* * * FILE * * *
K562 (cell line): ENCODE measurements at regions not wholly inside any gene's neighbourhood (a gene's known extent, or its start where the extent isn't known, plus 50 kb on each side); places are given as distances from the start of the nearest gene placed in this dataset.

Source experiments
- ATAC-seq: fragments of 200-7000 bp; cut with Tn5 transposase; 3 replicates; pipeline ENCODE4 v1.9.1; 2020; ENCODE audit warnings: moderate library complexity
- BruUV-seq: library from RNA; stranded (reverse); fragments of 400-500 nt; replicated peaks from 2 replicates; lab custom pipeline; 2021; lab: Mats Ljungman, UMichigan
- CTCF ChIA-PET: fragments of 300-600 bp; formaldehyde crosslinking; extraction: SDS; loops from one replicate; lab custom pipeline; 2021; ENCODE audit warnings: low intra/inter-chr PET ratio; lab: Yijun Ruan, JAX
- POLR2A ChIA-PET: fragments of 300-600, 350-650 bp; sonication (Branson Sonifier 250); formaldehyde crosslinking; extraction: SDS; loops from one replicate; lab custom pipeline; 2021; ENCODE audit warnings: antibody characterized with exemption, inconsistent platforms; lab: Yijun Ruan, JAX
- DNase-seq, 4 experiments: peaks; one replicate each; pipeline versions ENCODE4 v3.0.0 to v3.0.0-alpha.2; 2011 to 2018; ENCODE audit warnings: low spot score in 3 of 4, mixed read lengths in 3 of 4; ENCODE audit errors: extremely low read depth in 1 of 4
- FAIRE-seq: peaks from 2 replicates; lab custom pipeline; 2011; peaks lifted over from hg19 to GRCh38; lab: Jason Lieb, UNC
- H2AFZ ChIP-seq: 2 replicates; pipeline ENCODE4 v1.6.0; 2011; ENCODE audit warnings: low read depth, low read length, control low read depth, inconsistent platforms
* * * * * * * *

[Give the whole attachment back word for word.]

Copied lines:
K562 (cell line): ENCODE measurements at regions not wholly inside any gene's neighbourhood (a gene's known extent, or its start where the extent isn't known, plus 50 kb on each side); places are given as distances from the start of the nearest gene placed in this dataset.

Source experiments
- ATAC-seq: fragments of 200-7000 bp; cut with Tn5 transposase; 3 replicates; pipeline ENCODE4 v1.9.1; 2020; ENCODE audit warnings: moderate library complexity
- BruUV-seq: library from RNA; stranded (reverse); fragments of 400-500 nt; replicated peaks from 2 replicates; lab custom pipeline; 2021; lab: Mats Ljungman, UMichigan
- CTCF ChIA-PET: fragments of 300-600 bp; formaldehyde crosslinking; extraction: SDS; loops from one replicate; lab custom pipeline; 2021; ENCODE audit warnings: low intra/inter-chr PET ratio; lab: Yijun Ruan, JAX
- POLR2A ChIA-PET: fragments of 300-600, 350-650 bp; sonication (Branson Sonifier 250); formaldehyde crosslinking; extraction: SDS; loops from one replicate; lab custom pipeline; 2021; ENCODE audit warnings: antibody characterized with exemption, inconsistent platforms; lab: Yijun Ruan, JAX
- DNase-seq, 4 experiments: peaks; one replicate each; pipeline versions ENCODE4 v3.0.0 to v3.0.0-alpha.2; 2011 to 2018; ENCODE audit warnings: low spot score in 3 of 4, mixed read lengths in 3 of 4; ENCODE audit errors: extremely low read depth in 1 of 4
- FAIRE-seq: peaks from 2 replicates; lab custom pipeline; 2011; peaks lifted over from hg19 to GRCh38; lab: Jason Lieb, UNC
- H2AFZ ChIP-seq: 2 replicates; pipeline ENCODE4 v1.6.0; 2011; ENCODE audit warnings: low read depth, low read length, control low read depth, inconsistent platforms